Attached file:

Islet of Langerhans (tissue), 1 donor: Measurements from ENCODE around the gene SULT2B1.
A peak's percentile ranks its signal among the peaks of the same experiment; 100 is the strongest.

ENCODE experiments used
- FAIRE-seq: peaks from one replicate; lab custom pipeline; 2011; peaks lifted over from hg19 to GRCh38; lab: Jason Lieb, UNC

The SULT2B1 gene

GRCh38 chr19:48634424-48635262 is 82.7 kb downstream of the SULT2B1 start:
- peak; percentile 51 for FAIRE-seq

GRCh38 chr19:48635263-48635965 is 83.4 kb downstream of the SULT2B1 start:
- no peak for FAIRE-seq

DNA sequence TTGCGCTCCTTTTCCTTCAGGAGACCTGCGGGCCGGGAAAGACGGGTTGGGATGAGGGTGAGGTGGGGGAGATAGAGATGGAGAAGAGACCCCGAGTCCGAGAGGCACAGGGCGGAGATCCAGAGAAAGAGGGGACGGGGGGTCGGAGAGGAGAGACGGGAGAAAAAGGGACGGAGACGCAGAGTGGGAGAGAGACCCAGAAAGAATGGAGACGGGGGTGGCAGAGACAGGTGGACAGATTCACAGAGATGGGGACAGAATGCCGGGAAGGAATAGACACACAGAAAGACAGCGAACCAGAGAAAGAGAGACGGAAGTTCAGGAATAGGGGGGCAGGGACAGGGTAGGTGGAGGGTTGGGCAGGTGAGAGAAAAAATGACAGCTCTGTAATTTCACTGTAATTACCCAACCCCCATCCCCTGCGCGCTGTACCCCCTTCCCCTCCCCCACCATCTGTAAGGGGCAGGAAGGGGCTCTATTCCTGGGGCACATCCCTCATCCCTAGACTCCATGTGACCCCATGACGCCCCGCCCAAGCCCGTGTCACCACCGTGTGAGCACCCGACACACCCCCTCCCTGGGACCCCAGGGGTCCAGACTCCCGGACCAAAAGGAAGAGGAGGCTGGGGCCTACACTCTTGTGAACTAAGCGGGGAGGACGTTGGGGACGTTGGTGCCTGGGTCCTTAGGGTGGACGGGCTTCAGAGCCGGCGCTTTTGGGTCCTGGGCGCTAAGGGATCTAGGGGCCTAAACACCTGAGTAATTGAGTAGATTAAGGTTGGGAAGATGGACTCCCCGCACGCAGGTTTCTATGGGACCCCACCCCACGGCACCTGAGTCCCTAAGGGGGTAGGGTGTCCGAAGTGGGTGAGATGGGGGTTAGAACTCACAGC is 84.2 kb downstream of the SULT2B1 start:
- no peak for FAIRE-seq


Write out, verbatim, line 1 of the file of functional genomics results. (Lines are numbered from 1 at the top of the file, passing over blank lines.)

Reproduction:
Islet of Langerhans (tissue), 1 donor: Measurements from ENCODE around the gene SULT2B1.